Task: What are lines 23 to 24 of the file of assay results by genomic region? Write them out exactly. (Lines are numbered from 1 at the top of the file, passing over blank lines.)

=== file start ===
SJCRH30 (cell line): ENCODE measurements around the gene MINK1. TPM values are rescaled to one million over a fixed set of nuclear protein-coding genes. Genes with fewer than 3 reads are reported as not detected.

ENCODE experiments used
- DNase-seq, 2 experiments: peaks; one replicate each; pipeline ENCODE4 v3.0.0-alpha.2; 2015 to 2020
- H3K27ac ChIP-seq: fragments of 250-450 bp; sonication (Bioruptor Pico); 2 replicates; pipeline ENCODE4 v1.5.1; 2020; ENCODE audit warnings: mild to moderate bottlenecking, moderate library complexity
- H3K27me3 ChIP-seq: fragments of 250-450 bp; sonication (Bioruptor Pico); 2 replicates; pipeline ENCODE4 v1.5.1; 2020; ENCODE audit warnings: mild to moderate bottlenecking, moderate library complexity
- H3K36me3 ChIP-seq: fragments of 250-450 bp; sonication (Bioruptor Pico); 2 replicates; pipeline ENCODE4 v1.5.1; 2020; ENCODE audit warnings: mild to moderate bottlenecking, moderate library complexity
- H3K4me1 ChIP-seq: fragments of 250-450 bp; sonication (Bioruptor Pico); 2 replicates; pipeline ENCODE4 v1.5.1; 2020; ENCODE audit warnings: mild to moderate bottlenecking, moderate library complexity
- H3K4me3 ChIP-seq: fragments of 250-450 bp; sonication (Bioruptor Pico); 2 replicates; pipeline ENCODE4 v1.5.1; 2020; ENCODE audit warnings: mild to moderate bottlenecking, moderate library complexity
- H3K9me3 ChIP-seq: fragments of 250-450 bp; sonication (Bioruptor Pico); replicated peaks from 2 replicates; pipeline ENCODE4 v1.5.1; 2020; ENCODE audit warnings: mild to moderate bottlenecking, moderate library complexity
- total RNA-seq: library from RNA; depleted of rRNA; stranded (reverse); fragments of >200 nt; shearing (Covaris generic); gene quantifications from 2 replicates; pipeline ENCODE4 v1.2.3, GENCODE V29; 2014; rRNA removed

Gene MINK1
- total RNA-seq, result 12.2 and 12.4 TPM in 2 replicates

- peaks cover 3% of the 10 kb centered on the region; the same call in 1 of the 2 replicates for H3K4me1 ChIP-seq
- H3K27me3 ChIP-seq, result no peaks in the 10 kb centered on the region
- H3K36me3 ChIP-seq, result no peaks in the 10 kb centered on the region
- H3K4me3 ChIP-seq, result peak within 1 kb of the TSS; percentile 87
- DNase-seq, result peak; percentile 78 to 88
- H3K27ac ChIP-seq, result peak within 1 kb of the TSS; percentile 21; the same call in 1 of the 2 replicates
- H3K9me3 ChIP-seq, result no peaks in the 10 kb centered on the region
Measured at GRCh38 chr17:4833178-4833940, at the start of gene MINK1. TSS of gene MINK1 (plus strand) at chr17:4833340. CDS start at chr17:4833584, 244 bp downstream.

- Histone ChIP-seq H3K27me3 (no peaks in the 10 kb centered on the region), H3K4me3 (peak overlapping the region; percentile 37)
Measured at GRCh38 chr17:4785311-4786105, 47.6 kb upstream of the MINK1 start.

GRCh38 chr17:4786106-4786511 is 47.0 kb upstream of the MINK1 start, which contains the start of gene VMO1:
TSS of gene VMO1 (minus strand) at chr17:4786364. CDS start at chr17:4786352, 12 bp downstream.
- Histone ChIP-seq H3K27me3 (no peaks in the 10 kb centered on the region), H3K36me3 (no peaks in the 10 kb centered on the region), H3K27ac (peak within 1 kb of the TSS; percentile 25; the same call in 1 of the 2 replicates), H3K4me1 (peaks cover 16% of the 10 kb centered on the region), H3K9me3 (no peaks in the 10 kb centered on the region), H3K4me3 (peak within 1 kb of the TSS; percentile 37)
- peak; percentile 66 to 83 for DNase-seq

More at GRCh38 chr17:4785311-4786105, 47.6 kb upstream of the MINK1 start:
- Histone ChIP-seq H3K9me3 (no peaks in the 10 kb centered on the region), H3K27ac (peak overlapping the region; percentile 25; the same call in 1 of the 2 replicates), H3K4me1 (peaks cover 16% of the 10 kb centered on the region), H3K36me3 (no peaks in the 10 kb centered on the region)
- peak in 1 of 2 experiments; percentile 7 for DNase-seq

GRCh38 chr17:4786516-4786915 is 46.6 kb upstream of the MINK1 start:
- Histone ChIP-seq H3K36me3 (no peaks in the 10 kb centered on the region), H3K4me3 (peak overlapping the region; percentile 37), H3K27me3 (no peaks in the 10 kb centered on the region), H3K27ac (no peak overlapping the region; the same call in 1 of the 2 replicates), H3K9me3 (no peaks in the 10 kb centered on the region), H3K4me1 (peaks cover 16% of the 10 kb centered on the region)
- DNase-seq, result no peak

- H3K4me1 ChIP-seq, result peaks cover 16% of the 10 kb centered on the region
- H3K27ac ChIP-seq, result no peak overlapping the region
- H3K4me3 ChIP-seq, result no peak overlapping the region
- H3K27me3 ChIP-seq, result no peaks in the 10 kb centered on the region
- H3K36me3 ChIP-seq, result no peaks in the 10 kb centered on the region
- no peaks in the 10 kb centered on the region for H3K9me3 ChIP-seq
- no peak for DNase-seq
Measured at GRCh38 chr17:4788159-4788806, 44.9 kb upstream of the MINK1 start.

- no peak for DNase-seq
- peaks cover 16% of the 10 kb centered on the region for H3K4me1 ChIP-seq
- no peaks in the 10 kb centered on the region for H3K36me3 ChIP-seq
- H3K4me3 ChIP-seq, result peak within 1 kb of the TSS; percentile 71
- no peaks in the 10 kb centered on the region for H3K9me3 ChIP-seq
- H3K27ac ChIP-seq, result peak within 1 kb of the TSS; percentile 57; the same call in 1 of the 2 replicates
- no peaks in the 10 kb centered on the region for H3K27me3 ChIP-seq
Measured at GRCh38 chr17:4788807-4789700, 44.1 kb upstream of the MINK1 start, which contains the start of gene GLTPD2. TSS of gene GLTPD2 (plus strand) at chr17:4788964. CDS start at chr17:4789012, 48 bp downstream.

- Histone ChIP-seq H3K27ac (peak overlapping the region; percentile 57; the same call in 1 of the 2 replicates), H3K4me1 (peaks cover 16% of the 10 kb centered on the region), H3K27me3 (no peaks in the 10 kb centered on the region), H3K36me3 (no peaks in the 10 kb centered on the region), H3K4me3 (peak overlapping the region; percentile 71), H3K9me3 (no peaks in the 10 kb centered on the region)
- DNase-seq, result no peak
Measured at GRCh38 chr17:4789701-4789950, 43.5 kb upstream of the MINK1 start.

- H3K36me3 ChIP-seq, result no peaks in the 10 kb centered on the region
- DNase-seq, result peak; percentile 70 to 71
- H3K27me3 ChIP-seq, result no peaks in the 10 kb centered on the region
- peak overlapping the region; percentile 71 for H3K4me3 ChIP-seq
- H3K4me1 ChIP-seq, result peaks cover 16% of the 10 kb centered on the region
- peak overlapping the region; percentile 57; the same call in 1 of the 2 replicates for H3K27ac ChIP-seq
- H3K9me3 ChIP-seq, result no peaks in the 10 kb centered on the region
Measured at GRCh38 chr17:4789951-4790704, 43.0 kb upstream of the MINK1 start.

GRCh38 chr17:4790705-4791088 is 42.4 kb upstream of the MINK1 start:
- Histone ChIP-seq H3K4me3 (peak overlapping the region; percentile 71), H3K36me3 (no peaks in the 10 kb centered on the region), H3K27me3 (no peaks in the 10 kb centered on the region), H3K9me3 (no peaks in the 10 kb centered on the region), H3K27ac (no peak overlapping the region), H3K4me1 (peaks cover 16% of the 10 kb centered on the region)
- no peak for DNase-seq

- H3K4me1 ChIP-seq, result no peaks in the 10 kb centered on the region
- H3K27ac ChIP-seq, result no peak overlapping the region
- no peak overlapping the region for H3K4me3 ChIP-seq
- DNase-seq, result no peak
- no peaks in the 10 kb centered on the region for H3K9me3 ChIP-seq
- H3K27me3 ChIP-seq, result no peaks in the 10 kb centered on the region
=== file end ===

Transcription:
GRCh38 chr17:4786106-4786511 is 47.0 kb upstream of the MINK1 start, which contains the start of gene VMO1:
TSS of gene VMO1 (minus strand) at chr17:4786364. CDS start at chr17:4786352, 12 bp downstream.